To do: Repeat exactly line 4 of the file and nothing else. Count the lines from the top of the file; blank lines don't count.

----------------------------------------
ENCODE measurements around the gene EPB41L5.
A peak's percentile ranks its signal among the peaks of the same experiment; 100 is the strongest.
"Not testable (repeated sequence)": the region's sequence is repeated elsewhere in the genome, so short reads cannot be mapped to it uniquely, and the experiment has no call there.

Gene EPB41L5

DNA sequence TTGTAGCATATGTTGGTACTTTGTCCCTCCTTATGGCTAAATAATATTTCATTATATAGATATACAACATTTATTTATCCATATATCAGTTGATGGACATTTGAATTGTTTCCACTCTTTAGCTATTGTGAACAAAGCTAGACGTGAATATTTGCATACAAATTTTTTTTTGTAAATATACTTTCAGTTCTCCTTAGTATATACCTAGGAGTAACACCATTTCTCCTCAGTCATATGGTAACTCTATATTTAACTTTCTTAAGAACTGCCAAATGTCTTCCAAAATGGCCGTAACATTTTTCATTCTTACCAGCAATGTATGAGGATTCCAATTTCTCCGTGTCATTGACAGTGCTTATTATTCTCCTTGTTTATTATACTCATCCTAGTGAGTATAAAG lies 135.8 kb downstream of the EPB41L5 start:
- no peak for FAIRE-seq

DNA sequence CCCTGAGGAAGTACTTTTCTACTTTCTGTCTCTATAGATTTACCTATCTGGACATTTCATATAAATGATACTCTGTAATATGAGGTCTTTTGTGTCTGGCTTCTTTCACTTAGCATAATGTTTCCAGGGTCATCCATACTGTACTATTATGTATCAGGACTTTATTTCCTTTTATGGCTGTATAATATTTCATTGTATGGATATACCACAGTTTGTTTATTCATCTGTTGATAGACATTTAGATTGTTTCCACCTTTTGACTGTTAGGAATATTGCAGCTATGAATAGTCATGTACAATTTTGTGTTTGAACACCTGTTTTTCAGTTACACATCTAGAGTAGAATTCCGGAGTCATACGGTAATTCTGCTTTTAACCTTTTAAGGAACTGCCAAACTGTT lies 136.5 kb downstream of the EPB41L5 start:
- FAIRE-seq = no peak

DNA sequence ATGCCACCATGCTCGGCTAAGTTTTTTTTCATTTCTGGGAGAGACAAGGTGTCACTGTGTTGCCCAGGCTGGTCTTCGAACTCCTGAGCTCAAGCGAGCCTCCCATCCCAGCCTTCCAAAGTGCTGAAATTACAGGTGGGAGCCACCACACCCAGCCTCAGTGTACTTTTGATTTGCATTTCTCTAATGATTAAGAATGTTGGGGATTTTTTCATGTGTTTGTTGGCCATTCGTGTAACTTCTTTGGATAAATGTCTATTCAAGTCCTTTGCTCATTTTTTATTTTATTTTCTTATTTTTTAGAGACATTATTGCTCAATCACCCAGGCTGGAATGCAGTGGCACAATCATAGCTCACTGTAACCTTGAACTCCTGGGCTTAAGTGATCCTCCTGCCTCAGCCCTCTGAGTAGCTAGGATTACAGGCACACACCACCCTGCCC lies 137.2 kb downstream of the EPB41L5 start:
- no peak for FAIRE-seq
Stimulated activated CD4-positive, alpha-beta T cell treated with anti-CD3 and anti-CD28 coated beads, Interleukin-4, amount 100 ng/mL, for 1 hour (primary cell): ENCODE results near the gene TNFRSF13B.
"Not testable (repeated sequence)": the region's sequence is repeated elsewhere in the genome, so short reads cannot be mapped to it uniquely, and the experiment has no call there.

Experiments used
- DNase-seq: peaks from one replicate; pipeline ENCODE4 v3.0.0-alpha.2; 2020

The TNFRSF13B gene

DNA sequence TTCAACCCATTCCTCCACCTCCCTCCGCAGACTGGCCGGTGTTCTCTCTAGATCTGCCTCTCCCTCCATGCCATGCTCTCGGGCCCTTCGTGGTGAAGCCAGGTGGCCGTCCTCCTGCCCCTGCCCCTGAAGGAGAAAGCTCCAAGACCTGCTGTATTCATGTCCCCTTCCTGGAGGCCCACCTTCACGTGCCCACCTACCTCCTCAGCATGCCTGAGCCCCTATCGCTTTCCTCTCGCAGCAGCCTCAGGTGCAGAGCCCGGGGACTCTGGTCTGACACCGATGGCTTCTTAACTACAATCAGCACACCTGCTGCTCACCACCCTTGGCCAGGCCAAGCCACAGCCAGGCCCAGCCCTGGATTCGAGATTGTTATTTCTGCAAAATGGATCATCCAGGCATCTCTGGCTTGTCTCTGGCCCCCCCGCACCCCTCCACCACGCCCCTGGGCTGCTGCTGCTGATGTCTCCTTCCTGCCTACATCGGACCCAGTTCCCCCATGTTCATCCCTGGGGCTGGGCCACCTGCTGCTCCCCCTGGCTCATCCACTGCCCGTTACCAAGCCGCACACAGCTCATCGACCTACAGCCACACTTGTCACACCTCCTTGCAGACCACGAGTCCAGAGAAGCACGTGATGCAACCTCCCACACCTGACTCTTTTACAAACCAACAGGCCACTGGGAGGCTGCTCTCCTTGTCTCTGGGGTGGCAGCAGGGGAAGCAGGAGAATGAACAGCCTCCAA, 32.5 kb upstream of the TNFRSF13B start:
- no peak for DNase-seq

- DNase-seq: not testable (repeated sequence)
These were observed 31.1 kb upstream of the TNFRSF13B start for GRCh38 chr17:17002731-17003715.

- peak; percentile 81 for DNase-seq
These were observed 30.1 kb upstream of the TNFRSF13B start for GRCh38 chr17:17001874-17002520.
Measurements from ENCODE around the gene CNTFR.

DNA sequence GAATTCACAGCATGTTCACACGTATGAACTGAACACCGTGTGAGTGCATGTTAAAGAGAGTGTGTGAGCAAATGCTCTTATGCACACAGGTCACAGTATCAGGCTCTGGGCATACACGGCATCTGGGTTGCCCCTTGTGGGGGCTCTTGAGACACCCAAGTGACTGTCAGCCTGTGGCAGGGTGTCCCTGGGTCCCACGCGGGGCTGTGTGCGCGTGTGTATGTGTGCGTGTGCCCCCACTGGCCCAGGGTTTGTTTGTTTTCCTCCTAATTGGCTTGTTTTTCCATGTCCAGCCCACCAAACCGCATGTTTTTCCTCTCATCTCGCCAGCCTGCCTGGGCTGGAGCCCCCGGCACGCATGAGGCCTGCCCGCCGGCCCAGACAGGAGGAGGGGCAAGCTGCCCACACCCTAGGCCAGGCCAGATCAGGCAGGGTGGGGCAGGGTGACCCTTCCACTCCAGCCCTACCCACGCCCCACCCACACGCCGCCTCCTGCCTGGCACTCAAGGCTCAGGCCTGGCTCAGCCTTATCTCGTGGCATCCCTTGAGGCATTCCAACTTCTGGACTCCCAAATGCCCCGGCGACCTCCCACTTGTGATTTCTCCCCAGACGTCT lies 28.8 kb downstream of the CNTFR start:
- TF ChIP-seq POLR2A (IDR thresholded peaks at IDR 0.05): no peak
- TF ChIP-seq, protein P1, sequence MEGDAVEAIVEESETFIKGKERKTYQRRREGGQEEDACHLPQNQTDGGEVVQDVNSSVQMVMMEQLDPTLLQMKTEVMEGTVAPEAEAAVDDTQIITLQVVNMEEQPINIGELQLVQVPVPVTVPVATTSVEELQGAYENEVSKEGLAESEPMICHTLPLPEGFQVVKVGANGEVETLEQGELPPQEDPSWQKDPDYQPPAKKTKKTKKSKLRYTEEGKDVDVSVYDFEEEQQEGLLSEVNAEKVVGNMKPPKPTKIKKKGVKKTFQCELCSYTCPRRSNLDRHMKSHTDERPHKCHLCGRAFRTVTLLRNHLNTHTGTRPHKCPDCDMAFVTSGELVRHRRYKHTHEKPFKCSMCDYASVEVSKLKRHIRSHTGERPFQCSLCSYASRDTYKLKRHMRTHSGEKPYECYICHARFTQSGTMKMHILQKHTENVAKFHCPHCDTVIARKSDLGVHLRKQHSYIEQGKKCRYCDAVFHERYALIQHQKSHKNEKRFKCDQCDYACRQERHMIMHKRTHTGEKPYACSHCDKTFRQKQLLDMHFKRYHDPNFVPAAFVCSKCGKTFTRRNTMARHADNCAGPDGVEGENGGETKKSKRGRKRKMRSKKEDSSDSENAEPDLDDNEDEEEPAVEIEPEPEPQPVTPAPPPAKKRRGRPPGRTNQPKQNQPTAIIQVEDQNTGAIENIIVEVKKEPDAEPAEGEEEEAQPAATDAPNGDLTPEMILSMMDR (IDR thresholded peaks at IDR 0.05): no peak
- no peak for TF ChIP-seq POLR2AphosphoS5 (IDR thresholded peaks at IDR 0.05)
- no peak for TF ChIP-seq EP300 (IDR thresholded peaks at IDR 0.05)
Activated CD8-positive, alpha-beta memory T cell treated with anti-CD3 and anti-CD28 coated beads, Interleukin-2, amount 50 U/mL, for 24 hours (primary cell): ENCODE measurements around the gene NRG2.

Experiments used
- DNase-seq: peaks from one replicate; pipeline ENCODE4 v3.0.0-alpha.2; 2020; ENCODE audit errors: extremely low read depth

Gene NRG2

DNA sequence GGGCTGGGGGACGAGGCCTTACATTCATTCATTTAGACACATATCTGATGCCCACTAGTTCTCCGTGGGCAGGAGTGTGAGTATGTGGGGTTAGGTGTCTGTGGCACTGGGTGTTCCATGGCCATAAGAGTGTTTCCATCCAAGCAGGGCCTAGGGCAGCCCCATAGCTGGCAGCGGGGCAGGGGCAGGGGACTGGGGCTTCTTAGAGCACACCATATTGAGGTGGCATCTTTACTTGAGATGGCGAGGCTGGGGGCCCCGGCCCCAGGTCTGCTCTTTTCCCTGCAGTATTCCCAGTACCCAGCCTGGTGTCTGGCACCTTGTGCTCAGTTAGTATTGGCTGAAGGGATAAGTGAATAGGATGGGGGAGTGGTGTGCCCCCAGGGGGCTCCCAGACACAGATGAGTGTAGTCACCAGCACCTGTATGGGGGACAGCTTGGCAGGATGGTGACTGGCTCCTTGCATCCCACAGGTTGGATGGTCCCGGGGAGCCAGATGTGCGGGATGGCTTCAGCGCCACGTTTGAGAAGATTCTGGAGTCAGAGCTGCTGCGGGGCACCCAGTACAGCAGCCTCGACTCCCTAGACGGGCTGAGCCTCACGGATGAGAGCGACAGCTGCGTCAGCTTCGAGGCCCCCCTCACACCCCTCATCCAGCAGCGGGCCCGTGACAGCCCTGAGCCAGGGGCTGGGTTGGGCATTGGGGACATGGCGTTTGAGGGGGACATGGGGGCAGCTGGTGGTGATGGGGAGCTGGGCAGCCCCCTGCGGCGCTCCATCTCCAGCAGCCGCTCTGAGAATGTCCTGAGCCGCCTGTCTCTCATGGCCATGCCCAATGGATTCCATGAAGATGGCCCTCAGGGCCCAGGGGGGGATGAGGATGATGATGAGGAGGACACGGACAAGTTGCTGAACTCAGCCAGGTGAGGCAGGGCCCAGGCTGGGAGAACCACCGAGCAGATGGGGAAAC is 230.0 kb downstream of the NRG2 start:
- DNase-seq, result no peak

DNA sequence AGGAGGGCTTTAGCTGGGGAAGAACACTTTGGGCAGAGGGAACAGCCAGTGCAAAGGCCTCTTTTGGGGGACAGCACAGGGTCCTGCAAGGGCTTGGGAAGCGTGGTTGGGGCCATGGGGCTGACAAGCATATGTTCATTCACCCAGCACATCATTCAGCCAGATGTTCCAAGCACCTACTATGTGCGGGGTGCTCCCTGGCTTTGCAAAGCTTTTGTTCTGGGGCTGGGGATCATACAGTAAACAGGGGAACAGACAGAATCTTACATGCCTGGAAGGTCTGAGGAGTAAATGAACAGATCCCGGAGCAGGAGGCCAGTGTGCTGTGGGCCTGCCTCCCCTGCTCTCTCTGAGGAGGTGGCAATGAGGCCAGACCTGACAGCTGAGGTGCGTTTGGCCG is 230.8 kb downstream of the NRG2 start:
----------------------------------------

Gene EPB41L5